Linking the word ‘diplomacy’ to ‘feminist’ does not seem to stir debate, and in a separate question, 47% of French people say they would not describe themselves as feminist. This is possibly because it is an adjective which also describes a movement with which many French people apparently prefer not to be associated.
64% of French people are aware that women are paid less than men for the same work.
The fact that women earn less than men for the same work - the ‘gender pay gap’ - is familiar news to most French people, echoing 2019 national statistics from INSEE which confirm that on average, women earn 23% lower than men in France.
However, those under 25 are less likely to recognise the gender pay gap in France. Perhaps this is because young people are thinking in terms of the situation for their own generation, the first for which a gender pay gap is less pronounced.
61% of French people think imposing parity in decision-making bodies would help improve gender equality in France.
Given their exclusion from decision-making structures, a majority of women seem to think that only enforced parity will speed up the agonisingly slow progress toward equal participation in the different decision-making positions – major or minor – which make up French society. In other words, our views and actions are determined by our own self-interest, and influence our behaviour and interests.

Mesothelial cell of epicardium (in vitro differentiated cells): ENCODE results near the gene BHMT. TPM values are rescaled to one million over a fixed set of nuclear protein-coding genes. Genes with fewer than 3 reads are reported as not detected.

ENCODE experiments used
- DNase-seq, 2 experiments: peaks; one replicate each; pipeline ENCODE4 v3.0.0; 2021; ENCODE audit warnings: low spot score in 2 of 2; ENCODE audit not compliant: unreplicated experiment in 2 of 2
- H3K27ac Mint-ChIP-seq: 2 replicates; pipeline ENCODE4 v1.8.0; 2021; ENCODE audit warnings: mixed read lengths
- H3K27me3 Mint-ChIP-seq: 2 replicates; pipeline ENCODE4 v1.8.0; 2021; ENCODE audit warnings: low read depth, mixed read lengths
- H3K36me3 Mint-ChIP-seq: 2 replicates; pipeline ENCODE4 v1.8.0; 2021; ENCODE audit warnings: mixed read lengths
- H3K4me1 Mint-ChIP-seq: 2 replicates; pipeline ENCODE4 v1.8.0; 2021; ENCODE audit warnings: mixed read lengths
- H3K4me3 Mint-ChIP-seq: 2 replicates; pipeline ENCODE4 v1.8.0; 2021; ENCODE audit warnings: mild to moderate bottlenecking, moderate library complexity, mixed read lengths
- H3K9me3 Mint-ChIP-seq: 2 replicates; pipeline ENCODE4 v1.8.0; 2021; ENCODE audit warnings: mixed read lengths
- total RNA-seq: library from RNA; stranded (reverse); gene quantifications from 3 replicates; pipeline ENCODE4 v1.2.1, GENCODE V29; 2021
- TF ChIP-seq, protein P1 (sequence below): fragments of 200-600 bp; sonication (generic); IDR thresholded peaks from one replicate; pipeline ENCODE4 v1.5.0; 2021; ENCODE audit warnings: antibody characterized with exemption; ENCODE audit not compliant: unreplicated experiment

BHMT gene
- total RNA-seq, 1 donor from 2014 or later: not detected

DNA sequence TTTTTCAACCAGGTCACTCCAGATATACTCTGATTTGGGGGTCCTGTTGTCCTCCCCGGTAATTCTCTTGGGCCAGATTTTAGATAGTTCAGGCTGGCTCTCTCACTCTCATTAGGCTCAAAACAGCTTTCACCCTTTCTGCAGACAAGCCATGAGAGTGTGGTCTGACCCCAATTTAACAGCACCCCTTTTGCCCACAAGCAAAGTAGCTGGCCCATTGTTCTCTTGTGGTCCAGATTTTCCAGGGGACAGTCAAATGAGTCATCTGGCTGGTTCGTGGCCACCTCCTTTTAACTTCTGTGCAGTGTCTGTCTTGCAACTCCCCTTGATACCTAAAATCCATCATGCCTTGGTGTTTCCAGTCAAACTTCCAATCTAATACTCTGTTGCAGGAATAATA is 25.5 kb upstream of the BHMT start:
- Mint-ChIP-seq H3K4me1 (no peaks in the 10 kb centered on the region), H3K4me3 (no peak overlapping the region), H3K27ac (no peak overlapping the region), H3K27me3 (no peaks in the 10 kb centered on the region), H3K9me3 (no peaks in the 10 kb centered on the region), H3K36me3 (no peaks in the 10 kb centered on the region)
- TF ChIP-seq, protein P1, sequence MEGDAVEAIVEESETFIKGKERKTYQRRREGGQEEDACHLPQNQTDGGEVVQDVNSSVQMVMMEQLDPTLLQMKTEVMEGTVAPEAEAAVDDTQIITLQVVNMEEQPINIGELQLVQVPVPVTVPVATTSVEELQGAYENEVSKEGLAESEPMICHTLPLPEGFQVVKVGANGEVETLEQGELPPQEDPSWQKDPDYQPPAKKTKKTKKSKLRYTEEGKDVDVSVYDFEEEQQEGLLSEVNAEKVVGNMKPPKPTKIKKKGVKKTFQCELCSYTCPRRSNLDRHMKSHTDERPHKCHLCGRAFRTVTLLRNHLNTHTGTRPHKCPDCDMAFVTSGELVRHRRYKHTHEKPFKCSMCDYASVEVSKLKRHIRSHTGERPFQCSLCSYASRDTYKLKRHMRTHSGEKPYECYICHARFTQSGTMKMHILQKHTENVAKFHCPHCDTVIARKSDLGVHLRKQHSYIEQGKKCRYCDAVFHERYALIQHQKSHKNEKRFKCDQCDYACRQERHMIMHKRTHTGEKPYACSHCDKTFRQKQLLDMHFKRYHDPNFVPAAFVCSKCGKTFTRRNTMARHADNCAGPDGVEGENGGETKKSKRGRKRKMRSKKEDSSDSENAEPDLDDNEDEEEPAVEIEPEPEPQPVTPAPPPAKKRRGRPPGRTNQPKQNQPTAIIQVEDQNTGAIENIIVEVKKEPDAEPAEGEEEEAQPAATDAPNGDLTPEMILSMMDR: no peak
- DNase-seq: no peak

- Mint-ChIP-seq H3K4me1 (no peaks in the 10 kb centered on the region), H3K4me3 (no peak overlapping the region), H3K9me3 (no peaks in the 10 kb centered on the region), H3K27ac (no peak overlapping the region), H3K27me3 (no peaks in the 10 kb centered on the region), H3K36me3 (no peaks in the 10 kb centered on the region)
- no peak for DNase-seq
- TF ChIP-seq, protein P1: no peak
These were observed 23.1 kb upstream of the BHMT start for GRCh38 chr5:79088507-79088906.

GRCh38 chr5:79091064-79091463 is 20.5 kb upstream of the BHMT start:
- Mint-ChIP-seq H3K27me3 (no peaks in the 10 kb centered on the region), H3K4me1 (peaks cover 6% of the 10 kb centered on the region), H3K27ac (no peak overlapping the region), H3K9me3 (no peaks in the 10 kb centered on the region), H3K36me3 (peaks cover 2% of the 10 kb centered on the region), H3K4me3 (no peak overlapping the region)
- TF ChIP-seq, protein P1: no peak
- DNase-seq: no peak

Parity may not be universally popular with everyone (e.g. intermediate age groups, men, and people with the highest levels of education) but it would appear that this form of positive discrimination generates little opposition; indeed, that it seems to offer a promising approach for improving gender equality in France.
Gender inequality: a (gendered) real-life experience.
49% of French men say they now pay more attention to women’s rights.
This confession of greater awareness of women’s rights is more frequent from men under 25 (+6%), with post-graduate qualifications (+6%) and left-wing voters (+11%).
In this survey (conducted anonymously and on-line) 16% of men felt they could admit that they had not always behaved well towards women. It is an avowal which again should be seen in the context of re-emergence of feminist movements, who have used the public space to clearly define what is and isn’t acceptable, as well as the consequences of transgressing those boundaries. Indeed, men find themselves faced with a new standard of politically correct which has been embedded into public opinion. Some men realise that some of the things they used to say or do in the past, which perhaps they did not even think twice about at the time, would now be considered unacceptable.